If the Y values at the largest X values are below your baseline: Prism finds the largest X value in your data associated with a Y value greater than the baseline. It draws a line between that point and the point with the next largest X value in your data set. It then uses linear interpolation to find where that line crosses the baseline, and uses that interpolated value as the last X value to compute the AUC.

The standard error and confidence interval of the AUC

If you enter data with replicate Y values, or as Mean and SD or SEM, Prism reports a SE and confidence interval for the AUC using the method described by Gagnon (1). If you entered replicate Y values in subcolumns, Prism assumes these are replicate measurements in one experiment. If each subcolumn is in fact a different repeated experiment, Prism does not compute one AUC per subcolumn, and then average those values. The 95% confidence interval equals the AUC plus or minus 1.96 times the SE. It uses the z distribution (so always 1.96) rather than the t distribution (where the value would depend on sample size) because this was used in references 1-3. With more than a few dozen points defining the curve, the t and z methods will be nearly indistinguishable.

Prism does not compare peaks to provide a confidence interval for the difference or the corresponding P value. But you can get Prism to do this with a bit of work:

1.Create a new Grouped table, formatted for entry of mean, sem and n. You will enter values only into the first row of this table.

2.Enter the AUC values as means.

3.Enter the SE of the AUC values as "SEM".

4.Define the df for each group as the number of data points for that group minus the number of concentrations.

5.For n, enter one more than the df. When Prism  does the t tests, it will subtract 1 from the entered n to obtain the df, which will now be correct.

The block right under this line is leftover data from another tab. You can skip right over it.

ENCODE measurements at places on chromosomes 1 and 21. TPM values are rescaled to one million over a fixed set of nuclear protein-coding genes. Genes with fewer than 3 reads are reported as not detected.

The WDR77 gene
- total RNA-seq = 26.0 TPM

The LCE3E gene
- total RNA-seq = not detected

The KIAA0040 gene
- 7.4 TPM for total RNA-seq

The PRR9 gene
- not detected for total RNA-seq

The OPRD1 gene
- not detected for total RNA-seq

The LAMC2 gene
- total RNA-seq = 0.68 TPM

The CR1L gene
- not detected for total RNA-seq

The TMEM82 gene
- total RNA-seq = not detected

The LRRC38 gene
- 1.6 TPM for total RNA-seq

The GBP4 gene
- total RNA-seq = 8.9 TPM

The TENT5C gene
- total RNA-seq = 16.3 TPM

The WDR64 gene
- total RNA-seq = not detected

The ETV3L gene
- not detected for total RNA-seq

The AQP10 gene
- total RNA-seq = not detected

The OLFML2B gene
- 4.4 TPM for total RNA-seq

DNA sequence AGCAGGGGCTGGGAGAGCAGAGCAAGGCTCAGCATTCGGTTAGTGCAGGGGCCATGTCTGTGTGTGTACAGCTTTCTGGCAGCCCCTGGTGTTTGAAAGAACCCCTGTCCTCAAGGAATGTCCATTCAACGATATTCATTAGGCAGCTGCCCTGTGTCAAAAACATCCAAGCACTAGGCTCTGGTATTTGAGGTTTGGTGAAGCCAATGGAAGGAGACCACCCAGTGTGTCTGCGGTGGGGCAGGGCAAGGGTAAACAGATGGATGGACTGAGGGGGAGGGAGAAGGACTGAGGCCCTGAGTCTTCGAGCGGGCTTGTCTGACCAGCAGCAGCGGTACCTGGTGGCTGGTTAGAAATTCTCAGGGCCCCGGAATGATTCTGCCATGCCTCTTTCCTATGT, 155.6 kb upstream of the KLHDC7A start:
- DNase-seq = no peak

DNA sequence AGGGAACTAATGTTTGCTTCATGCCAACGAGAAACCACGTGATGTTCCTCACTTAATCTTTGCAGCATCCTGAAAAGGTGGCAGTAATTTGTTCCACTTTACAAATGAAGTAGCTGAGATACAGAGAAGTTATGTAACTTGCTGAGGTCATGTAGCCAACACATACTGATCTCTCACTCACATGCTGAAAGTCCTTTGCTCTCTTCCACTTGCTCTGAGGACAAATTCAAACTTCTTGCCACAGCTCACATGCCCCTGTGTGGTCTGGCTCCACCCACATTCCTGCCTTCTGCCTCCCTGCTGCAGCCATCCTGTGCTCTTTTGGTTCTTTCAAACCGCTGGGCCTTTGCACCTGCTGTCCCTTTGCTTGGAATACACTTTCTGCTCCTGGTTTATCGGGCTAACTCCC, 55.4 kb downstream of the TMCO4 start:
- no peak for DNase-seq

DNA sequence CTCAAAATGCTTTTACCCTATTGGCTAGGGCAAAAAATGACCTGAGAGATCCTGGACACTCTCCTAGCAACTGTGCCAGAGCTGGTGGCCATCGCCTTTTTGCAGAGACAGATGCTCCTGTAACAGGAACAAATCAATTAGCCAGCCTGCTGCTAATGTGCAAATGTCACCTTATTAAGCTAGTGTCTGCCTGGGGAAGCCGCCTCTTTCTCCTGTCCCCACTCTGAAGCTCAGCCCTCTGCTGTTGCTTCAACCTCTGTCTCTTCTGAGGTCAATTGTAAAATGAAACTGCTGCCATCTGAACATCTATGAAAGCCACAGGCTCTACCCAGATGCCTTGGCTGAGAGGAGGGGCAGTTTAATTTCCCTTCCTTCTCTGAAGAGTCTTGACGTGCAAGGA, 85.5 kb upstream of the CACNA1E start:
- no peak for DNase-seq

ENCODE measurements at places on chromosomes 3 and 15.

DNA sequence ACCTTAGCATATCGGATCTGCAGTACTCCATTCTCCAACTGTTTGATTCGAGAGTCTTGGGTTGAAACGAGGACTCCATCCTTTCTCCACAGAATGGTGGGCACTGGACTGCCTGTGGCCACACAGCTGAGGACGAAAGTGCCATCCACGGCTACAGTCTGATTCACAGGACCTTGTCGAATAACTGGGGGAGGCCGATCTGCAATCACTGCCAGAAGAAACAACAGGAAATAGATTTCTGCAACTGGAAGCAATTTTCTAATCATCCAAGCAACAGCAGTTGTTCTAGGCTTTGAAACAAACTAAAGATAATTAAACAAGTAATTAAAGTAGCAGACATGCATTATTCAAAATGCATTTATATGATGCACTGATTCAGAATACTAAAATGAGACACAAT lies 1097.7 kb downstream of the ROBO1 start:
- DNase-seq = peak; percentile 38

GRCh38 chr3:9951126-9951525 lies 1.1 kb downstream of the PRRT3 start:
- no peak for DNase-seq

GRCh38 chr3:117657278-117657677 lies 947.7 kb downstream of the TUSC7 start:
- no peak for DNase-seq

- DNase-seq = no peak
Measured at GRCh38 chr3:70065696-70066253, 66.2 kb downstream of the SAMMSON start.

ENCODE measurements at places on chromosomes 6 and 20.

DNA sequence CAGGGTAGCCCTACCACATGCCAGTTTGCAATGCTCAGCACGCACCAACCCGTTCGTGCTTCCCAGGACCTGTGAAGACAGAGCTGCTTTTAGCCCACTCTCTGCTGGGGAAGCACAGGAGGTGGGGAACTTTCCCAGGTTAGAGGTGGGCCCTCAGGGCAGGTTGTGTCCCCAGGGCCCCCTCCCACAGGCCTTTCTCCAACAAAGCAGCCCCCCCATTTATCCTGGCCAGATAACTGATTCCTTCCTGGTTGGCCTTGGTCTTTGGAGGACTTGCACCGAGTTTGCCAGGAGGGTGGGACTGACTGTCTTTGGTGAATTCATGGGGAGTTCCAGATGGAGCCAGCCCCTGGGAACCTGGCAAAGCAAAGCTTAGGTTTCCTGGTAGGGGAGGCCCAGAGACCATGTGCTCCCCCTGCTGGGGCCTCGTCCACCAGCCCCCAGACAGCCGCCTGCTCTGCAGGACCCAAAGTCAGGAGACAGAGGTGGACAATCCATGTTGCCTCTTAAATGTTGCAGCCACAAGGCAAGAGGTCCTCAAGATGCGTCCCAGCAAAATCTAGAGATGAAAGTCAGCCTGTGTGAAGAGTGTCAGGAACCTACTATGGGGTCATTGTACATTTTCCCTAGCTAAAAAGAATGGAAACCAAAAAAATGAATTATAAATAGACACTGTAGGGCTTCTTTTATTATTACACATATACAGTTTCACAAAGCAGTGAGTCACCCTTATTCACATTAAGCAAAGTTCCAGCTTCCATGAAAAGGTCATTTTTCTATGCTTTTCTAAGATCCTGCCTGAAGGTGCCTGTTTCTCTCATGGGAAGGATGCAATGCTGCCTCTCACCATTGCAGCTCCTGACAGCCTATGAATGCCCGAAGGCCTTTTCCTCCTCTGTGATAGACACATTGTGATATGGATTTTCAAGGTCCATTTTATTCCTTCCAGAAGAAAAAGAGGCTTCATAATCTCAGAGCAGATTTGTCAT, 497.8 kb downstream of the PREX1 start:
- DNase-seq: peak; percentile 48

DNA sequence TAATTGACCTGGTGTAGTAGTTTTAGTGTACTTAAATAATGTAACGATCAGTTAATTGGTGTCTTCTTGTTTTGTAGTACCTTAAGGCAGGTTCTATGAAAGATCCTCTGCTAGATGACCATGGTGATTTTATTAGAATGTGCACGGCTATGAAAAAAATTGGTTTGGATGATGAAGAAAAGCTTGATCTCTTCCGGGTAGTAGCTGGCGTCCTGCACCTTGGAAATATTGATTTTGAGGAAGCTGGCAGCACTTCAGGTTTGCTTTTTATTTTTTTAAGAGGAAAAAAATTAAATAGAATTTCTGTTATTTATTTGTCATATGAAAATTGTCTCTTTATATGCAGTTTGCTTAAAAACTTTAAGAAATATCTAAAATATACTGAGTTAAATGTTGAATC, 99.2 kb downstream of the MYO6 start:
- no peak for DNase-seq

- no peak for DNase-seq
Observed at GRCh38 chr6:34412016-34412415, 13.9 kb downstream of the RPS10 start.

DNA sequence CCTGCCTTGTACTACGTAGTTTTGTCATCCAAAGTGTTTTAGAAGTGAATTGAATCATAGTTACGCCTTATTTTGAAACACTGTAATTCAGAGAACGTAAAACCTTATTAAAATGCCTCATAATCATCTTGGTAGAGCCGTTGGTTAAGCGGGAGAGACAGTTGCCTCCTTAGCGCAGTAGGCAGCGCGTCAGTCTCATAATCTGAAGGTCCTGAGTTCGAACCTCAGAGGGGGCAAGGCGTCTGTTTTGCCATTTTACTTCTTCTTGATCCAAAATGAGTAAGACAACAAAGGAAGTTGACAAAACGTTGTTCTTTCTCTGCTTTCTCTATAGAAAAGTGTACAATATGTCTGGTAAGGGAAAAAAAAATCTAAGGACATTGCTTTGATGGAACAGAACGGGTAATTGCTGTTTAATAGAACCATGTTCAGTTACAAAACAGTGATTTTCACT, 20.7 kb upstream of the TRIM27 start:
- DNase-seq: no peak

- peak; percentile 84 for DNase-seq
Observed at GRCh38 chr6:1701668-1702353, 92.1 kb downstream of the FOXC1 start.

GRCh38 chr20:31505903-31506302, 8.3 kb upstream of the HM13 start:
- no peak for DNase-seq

6.Click analyze and choose the t test if you want to compare two AUCs, or one-way ANOVA if you want to compare three or more.

More details and full example.

What counts as a peak?

By default, Prism only considers points above the baseline to be part of peaks, so only reports peaks that stick above the baseline. You can choose to consider peaks that go below the baseline.

By default, Prism ignores any peaks whose height is less than 10% of the distance from minimum to maximum Y value, but you can change this definition in the area under the curve parameters dialog. You can also tell it to ignore peaks that are very narrow.

Total peak area vs. total area vs. net area

Prism reports the area under the peaks in two or three ways:

Total Area. This sums positive peaks, negative peaks, peaks that are not high enough to count, and peaks that are too narrow to count. The only choice you make in the analysis dialog that affects the definition of total area is the definition of the baseline.

Total Peak Area. The sum of the peaks you asked Prism to consider. This value is affected by several choices in the analysis dialog: The definition of baseline, your choice about including or ignoring negative peaks, and your definition of peaks too small to count.

Net Area. You'll only see this value if you ask Prism to define peaks below the baseline as peaks. It is the difference computed by subtracting the area of peaks below the baseline from the area of peaks above the baseline.


1.Robert C. Gagnon and John J. Peterson, Estimation of Confidence Intervals for Area Under the Curve from Destructively Obtained Pharmacokinetic Data, Journal of Pharmacokinetics and Pharmacodynamics, 26: 87-102, 1998.

2.Bailer A. J. (1988). Testing for the equality of area under the curves when using destructive measurement techniques. Journal of Pharmacokinetics and Biopharmaceutics, 16(3):303-309.

3.Jaki T. and Wolfsegger M. J. (2009). A theoretical framework for estimation of AUCs in complete and incomplete sampling designs. Statistics in Biopharmaceutical Research, 1(2):176-184.